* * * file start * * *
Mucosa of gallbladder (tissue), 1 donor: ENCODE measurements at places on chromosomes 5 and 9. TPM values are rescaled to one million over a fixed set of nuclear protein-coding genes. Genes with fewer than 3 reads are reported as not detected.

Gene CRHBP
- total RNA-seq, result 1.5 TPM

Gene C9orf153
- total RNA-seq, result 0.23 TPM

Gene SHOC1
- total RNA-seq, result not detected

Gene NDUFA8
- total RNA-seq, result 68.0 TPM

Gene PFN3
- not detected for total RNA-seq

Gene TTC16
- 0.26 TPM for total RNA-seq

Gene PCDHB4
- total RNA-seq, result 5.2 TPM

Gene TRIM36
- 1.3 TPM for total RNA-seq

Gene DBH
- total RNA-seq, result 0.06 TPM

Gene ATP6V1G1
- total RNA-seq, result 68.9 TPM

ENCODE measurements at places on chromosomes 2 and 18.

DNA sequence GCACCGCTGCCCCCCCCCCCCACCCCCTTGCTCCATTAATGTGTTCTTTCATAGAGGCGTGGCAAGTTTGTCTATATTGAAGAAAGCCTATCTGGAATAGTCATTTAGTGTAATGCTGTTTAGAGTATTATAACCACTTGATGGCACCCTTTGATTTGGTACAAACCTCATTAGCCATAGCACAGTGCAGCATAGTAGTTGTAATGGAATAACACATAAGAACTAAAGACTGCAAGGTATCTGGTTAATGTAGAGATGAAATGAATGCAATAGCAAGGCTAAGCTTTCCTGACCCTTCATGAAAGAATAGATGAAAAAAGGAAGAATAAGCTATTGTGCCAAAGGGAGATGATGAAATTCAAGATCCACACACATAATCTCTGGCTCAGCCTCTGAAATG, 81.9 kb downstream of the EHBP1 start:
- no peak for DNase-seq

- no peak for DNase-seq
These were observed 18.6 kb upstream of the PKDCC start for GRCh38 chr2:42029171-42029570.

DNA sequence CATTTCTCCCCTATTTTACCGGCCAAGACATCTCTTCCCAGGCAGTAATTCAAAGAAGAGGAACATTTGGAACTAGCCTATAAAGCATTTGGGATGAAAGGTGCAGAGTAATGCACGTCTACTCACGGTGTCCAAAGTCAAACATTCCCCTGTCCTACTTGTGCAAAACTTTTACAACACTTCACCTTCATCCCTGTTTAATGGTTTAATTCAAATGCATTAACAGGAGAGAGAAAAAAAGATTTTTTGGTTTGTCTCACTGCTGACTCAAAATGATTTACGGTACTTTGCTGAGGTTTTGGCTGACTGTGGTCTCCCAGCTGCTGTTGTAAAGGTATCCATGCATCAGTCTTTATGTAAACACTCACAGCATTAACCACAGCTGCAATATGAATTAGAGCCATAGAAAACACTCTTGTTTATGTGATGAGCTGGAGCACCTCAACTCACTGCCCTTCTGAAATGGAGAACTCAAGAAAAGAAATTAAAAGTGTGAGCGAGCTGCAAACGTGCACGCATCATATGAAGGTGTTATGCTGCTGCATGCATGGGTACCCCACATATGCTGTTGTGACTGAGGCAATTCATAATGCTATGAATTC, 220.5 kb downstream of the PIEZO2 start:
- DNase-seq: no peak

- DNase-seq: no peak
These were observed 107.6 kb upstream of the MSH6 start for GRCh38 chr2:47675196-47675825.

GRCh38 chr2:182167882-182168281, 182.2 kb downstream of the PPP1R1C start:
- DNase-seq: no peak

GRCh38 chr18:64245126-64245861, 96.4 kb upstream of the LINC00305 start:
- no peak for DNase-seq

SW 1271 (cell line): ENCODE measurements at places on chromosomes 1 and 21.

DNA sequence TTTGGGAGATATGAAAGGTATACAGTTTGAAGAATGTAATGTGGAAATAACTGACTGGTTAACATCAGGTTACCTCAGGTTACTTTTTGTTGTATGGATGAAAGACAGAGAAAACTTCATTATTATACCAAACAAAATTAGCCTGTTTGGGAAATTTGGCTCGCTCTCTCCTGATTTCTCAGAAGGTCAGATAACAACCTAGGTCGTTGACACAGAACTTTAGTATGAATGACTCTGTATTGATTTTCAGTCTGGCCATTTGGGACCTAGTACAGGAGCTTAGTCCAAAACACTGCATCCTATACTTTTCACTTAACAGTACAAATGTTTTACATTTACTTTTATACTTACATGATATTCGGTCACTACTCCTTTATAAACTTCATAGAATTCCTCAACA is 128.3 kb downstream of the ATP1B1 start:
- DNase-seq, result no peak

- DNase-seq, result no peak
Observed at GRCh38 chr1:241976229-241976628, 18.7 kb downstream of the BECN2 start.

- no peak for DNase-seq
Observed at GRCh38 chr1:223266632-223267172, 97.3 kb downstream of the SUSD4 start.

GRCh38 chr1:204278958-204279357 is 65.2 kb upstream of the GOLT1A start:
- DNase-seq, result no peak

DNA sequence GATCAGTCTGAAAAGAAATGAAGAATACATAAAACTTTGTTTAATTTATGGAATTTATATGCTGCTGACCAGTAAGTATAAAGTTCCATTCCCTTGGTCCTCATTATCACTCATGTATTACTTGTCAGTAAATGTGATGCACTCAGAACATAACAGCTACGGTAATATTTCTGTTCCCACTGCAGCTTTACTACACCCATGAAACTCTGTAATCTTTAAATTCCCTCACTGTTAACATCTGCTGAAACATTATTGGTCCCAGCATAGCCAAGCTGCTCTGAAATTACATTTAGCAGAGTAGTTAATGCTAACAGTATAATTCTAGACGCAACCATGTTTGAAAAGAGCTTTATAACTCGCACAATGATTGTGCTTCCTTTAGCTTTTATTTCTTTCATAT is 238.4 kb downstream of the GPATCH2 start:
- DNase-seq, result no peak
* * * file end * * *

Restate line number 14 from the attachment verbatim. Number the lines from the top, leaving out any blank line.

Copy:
Gene PCDHB4